Three Days of the Condor (1975)

Robert Redford goes on the run in conspiracy thriller Three Days of the Condor

Director: Sydney Pollack

Cast: Robert Redford (Joseph Turner), Faye Dunaway (Kathy Hale), Cliff Robertson (Director Higgins), Max von Sydow (Joubert), John Houseman (Wabash), Addison Powell (Leonard Atwood), Walter McGinn (Sam Barber), Tina Chen (Janice), Michael Kane (SW Wicks), Don McHenry (Dr Lappe)

Three Days of the Condor never leaves you in any doubt that the real villains are those in power – and the possibility of escaping the reach of organisations like the CIA is beyond all of us. Condor is damn well-made though – Pollack’s direction is nearly faultless in its taut claustrophobia – even if the film itself gets a bit lost in its confusing obliqueness.

Joseph Turner (Robert Redford) is a quiet, boyish, Robert-Redfordish academic whose job is to read books published all over the world and report back to the CIA any familiarities with any secret operations past or present, or any good ideas from operations. One day, while out fetching lunch for his colleagues, he returns to find they have all been murdered by a hit-team led by a shadowy foreigner (Max von Sydow). Calling in the CIA, he finds he can’t trust anyone – and is forced to hide out by kidnapping a woman, Kathy Hale (Faye Dunaway), whom he bumps into in a shop.

Three Days of the Condor opens with an electric pace. The build-up to the assassination of Turner’s co-workers is extremely tense, while the immediate after effects – and Turner’s lost, confused terror – is brilliantly involving. The stream of conspiracy-laced events, and the unsettling lack of security about who to trust creates a terrific mood of paranoia. Pollack’s editing is tight, and the photography keeps the action naturalistic and eerily involving. It creates an unsettling drama where no one can be trusted. 

It taps perfectly into that 1970s vibe of the state being omniscient and inhumane – Turner’s CIA contact will only talk to him using his code name, shows no human interest in his deceased comrades and only asks if Condor himself is “damaged”. Later Turner chippily asks why a senior agent is addressed by his name, while he is only called Condor. 

Redford is very good as Turner – perfectly convincing as the bookish man thrust into circumstances where he is out of his depth, but whose innate abilities to think fast and adapt allow him to believably keep one step ahead of those pursuing him. The film has a love for the grimy Le Carre-ish detail of espionage, which it mixes well with its James Bondish elements of hitmen, violence and sex. The script has good lines, and several excellent set-pieces that trade in that queasy feeling of being out-of-depth.

The momentum of the first half however eventually gets bogged down in the “working out” of the conspiracy. This is a bit hampered by the early acts of the movie being focused more on atmosphere than on plot build-up. With the exact purpose and function of Redford’s CIA role only really being loosely explained quite late on – and the various inter-relationships of the assorted CIA bigwigs we see also not really being that clear – the final reveal of the wrong uns is murky and doesn’t quite justify the build-up. 

Part of this is the film’s 1970s vibe – its sense that the resolution is, in a way, less important than the downer atmosphere and conspiracy tension – but it’s also a bit of a narrative flaw. It’s hard to invest in a story that never really gets put together or explained properly, and doesn’t really give us a sense of the major stakes at play or the reasons why various characters do what they do.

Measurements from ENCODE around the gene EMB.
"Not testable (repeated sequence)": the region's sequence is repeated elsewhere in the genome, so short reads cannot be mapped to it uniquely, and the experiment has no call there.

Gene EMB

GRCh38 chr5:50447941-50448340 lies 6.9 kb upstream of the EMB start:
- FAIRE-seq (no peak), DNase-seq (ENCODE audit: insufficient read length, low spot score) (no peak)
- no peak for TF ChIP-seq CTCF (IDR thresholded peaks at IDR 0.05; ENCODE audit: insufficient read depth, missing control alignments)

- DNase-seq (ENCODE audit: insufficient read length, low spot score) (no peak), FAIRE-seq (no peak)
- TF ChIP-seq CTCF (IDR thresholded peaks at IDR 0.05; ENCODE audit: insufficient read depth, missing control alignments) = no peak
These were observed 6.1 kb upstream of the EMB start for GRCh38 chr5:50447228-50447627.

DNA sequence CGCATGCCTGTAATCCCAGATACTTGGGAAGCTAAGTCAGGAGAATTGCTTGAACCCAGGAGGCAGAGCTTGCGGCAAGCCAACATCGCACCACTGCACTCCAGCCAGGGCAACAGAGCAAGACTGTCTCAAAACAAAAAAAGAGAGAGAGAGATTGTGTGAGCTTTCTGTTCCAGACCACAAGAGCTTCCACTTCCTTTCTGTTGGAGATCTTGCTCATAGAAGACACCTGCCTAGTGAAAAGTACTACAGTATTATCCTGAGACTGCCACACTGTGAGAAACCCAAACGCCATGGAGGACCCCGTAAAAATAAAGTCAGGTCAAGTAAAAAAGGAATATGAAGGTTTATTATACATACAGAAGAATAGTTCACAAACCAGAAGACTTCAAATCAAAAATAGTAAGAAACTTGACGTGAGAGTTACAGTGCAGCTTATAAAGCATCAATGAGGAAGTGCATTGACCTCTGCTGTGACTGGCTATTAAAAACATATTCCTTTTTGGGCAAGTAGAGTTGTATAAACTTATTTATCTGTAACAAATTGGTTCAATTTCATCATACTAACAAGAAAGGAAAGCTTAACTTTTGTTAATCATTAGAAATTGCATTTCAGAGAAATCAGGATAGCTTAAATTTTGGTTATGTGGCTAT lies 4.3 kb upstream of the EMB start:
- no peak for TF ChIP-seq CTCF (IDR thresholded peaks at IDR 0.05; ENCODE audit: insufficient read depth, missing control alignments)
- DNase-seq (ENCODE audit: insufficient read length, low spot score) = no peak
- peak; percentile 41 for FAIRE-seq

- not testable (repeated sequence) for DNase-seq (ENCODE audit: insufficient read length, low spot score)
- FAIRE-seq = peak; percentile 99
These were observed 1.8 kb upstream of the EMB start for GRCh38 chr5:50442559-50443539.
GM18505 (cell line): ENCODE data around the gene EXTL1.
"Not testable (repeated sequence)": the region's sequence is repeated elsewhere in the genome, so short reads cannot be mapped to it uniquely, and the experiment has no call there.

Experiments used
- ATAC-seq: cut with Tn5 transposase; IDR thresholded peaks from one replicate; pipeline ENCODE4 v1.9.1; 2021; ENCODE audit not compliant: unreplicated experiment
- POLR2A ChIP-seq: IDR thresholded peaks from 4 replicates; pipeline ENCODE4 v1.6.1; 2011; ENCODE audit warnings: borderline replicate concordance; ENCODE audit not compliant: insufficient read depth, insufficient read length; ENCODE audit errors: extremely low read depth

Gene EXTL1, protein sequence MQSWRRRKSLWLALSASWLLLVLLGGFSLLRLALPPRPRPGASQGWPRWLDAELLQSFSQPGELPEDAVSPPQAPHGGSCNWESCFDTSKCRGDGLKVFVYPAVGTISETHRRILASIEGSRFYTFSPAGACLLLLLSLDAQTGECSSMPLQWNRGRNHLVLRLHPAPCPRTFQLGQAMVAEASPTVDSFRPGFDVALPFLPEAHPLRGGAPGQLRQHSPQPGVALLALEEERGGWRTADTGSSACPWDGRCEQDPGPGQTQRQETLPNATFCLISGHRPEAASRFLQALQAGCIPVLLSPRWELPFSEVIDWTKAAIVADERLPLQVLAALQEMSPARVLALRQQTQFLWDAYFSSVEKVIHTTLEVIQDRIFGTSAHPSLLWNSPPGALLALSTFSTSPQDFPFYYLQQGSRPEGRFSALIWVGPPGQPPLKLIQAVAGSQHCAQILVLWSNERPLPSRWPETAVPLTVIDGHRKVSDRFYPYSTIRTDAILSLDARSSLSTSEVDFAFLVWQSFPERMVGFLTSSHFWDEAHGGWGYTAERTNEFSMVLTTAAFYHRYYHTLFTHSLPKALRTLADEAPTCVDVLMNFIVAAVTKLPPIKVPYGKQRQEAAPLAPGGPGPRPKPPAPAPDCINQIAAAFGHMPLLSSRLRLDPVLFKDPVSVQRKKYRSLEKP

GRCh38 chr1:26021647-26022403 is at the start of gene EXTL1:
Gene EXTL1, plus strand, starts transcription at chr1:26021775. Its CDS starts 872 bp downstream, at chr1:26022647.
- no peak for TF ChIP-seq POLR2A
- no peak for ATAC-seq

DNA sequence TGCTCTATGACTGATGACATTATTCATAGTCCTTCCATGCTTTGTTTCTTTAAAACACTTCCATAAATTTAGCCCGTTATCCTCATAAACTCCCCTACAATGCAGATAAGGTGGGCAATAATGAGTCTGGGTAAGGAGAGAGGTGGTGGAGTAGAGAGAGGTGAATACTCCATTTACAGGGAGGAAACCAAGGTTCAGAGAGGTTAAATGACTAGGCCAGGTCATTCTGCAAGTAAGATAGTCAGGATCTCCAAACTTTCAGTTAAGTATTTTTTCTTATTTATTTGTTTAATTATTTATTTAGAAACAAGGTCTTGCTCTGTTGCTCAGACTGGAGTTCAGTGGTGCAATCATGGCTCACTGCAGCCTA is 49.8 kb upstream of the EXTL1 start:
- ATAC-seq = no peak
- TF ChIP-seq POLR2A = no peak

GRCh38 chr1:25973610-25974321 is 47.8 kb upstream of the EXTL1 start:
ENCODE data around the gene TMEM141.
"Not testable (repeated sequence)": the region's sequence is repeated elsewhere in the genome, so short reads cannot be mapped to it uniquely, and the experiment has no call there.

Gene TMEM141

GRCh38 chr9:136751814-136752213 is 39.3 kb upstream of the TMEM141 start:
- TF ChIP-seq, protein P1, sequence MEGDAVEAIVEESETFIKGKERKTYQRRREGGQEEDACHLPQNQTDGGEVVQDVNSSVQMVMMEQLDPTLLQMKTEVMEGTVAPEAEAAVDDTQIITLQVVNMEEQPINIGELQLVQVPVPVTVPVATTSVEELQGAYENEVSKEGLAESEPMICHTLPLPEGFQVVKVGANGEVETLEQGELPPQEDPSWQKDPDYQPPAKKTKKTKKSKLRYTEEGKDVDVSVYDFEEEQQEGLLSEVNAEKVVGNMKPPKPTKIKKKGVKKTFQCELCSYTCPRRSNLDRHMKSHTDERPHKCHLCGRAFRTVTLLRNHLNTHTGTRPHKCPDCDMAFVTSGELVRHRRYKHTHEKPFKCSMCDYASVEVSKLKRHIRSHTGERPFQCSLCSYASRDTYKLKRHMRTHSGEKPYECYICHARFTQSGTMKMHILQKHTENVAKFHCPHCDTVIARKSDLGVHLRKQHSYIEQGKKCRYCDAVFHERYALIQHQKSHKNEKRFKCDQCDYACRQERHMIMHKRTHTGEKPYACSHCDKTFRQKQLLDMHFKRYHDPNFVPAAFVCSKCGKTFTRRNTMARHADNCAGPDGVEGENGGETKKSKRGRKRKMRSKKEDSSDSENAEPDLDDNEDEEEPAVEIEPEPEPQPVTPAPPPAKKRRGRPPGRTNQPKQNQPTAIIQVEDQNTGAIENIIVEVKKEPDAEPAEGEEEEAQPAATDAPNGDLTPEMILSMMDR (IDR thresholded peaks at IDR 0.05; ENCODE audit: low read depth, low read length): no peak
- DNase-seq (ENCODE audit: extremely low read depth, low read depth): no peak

Other factors also have dated the film, principally the relationship of Faye Dunaway’s Kathy and Redford’s Turner. Now there is an odd Stockholm syndrome relationship if ever I saw one. From Kathy tearfully fearing rape and assault for most of the first ten minutes of their screen time together – and with no reason to believe the story Turner is peddling – sure enough within a few hours of knowing each other this pair end up in bed together. The film attempts to suggest Turner’s ability to understand her personality (in a way no-one else ever has naturally) through her photographs brings them together –but nevertheless it’s basically a hostage falling into bed with her kidnapper, about 20 seconds after she stopped crying, after he has just released her from being tied up and gagged in her own bathroom. 

I guess it helps when your kidnapper looks like Robert Redford – and the film uses Redford’s innate trustability well – but it’s a little unsettling. Kathy swiftly becomes Turner’s little helper – but you never really get a sense that the she is an actual character, or that the film even really needs her that much. Dunaway is a good actress and plays the part very well – but there is an unsettling submissiveness and even exploitation to her character that dates the movie (not that we have moved past films where female character’s principal role is to have sex with the hero to ease his pain). The best you can say for this character is that she has “pluck”.

It’s dumping Turner down into Kathy’s home where the momentum leaks out of the film slightly. It’s a film that feels like it’s going to be set-up as a chase movie with a spy tinge, but it never really turns into that. On top of which, it takes time away from properly developing Turner’s enemies. His possible CIA opponents, led by Cliff Robertson and John Houseman, don’t really come into focus as characters. The performer who does stand out – largely because of the wry world-weariness he brings to the role – is Max von Sydow as the hitman Joubert, a character I’d happily see more of (where was his spin off?). 

Three Days of the Condor is a well-made triumph of atmosphere – but the later sections of the film don’t quite live up to the build-up, and the film doesn’t quite snap together as much as you would like in the second half. It gets lost in its labyrinthine schemes and then doesn’t have a resolution that seems interesting enough to make satisfying narrative sense.  It’s got some great moments in it, but it’s a flawed film.